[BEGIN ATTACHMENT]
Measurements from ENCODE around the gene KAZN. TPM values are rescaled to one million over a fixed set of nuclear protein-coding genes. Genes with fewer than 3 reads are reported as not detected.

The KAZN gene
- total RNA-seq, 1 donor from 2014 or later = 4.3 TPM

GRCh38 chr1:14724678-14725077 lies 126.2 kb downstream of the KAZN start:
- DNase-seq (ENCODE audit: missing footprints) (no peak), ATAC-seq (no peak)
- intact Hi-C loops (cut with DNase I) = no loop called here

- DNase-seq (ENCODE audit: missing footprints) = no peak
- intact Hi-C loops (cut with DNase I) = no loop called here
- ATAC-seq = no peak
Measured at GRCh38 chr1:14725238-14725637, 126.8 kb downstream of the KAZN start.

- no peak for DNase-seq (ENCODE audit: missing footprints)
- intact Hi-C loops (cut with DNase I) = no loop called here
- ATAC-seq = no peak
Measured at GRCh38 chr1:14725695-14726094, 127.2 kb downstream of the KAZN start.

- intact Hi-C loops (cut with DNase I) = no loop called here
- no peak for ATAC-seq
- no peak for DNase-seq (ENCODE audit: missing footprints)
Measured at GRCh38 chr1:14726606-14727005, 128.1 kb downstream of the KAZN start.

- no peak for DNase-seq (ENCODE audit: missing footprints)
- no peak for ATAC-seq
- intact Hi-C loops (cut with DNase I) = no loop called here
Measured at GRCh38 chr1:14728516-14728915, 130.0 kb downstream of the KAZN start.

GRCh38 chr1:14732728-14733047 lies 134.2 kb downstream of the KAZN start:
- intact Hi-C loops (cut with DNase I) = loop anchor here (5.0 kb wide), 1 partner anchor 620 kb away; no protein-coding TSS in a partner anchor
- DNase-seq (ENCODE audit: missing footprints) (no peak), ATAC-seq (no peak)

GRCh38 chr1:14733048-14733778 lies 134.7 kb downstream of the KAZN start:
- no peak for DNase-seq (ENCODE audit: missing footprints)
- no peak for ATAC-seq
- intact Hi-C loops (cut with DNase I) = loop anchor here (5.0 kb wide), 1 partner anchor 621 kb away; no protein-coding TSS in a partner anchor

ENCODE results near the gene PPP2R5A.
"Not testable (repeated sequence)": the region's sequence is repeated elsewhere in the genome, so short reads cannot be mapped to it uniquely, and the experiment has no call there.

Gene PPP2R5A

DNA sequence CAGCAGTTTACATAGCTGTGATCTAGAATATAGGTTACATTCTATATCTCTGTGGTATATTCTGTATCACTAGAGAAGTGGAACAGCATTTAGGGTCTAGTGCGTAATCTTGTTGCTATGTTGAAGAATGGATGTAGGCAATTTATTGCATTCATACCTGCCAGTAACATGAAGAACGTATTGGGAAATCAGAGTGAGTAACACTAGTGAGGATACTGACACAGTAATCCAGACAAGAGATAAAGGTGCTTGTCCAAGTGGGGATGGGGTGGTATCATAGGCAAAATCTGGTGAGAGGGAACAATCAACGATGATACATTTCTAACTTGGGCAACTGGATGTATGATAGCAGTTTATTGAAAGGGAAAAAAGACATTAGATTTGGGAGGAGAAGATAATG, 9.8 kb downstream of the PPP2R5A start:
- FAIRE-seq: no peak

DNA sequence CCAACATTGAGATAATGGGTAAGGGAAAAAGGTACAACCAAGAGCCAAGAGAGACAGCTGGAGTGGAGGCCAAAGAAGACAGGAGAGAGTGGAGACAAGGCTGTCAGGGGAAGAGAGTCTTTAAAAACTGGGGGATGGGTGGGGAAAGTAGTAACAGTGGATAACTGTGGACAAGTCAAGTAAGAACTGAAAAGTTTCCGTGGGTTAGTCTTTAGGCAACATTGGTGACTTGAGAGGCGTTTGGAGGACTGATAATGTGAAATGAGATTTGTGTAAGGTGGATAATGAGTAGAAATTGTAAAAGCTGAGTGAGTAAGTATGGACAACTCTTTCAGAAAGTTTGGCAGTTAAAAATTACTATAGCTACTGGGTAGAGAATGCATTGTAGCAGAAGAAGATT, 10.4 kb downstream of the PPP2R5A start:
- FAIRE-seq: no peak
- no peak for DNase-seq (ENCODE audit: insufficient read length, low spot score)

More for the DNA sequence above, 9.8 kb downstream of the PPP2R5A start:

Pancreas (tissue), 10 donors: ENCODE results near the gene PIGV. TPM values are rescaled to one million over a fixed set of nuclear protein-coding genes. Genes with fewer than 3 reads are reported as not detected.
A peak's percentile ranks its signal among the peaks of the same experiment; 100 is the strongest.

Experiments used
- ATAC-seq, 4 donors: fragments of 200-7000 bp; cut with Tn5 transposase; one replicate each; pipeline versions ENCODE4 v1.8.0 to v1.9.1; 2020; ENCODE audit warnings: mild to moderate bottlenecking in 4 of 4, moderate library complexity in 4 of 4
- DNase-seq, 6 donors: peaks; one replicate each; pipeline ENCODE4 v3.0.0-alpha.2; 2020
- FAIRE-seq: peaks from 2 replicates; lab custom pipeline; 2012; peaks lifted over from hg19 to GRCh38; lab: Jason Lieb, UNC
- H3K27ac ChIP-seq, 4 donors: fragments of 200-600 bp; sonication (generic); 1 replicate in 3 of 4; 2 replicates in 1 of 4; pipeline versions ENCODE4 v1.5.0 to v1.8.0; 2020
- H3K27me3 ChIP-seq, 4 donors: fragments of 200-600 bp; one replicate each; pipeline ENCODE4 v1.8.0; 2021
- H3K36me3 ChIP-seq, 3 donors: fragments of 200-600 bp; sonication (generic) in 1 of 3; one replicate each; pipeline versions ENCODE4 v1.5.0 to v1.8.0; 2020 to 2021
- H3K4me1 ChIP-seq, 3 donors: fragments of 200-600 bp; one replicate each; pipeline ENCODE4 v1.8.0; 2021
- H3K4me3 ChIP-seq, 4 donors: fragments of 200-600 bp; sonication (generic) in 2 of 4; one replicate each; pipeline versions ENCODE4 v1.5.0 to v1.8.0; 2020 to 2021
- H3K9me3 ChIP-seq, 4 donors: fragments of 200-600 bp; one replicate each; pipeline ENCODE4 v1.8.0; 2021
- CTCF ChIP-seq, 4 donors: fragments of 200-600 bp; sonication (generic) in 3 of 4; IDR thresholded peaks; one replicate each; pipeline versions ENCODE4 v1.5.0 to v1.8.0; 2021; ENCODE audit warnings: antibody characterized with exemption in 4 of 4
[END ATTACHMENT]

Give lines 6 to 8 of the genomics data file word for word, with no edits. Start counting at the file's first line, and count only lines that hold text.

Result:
- intact Hi-C loops (cut with DNase I) = no loop called here

- DNase-seq (ENCODE audit: missing footprints) = no peak
- intact Hi-C loops (cut with DNase I) = no loop called here